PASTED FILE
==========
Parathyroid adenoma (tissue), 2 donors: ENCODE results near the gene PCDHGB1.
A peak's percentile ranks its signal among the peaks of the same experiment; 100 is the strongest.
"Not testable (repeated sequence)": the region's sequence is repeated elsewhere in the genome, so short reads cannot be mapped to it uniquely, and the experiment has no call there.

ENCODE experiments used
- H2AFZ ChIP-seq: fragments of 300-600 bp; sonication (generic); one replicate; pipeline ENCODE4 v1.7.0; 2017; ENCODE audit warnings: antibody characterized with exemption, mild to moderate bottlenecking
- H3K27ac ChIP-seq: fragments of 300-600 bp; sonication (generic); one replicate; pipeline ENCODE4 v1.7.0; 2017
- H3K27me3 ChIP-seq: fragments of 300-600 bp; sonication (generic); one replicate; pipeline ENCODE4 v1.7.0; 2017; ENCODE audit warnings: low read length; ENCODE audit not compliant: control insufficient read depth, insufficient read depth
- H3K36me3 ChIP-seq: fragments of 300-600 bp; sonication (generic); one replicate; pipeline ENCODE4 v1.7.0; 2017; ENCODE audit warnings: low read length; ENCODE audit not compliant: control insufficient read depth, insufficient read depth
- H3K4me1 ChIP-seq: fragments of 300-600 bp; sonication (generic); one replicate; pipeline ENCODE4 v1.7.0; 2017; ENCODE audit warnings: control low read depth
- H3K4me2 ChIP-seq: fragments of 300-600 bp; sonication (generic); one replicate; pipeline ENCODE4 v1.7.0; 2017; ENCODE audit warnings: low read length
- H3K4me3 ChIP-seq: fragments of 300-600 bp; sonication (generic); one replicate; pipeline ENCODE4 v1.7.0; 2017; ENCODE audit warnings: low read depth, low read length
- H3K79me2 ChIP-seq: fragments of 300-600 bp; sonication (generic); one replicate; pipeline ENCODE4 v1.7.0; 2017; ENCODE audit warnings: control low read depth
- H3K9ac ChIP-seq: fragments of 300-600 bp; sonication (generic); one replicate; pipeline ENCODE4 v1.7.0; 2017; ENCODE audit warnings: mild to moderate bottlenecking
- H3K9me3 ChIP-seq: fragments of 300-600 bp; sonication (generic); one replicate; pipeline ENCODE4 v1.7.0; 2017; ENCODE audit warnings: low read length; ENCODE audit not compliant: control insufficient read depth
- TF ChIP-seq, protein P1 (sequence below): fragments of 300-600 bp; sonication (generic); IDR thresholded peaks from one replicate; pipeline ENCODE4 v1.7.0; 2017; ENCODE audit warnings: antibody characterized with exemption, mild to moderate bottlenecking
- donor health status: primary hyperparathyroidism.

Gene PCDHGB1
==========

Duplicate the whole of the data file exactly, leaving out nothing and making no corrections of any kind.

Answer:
Parathyroid adenoma (tissue), 2 donors: ENCODE results near the gene PCDHGB1.
A peak's percentile ranks its signal among the peaks of the same experiment; 100 is the strongest.
"Not testable (repeated sequence)": the region's sequence is repeated elsewhere in the genome, so short reads cannot be mapped to it uniquely, and the experiment has no call there.

ENCODE experiments used
- H2AFZ ChIP-seq: fragments of 300-600 bp; sonication (generic); one replicate; pipeline ENCODE4 v1.7.0; 2017; ENCODE audit warnings: antibody characterized with exemption, mild to moderate bottlenecking
- H3K27ac ChIP-seq: fragments of 300-600 bp; sonication (generic); one replicate; pipeline ENCODE4 v1.7.0; 2017
- H3K27me3 ChIP-seq: fragments of 300-600 bp; sonication (generic); one replicate; pipeline ENCODE4 v1.7.0; 2017; ENCODE audit warnings: low read length; ENCODE audit not compliant: control insufficient read depth, insufficient read depth
- H3K36me3 ChIP-seq: fragments of 300-600 bp; sonication (generic); one replicate; pipeline ENCODE4 v1.7.0; 2017; ENCODE audit warnings: low read length; ENCODE audit not compliant: control insufficient read depth, insufficient read depth
- H3K4me1 ChIP-seq: fragments of 300-600 bp; sonication (generic); one replicate; pipeline ENCODE4 v1.7.0; 2017; ENCODE audit warnings: control low read depth
- H3K4me2 ChIP-seq: fragments of 300-600 bp; sonication (generic); one replicate; pipeline ENCODE4 v1.7.0; 2017; ENCODE audit warnings: low read length
- H3K4me3 ChIP-seq: fragments of 300-600 bp; sonication (generic); one replicate; pipeline ENCODE4 v1.7.0; 2017; ENCODE audit warnings: low read depth, low read length
- H3K79me2 ChIP-seq: fragments of 300-600 bp; sonication (generic); one replicate; pipeline ENCODE4 v1.7.0; 2017; ENCODE audit warnings: control low read depth
- H3K9ac ChIP-seq: fragments of 300-600 bp; sonication (generic); one replicate; pipeline ENCODE4 v1.7.0; 2017; ENCODE audit warnings: mild to moderate bottlenecking
- H3K9me3 ChIP-seq: fragments of 300-600 bp; sonication (generic); one replicate; pipeline ENCODE4 v1.7.0; 2017; ENCODE audit warnings: low read length; ENCODE audit not compliant: control insufficient read depth
- TF ChIP-seq, protein P1 (sequence below): fragments of 300-600 bp; sonication (generic); IDR thresholded peaks from one replicate; pipeline ENCODE4 v1.7.0; 2017; ENCODE audit warnings: antibody characterized with exemption, mild to moderate bottlenecking
- donor health status: primary hyperparathyroidism.

Gene PCDHGB1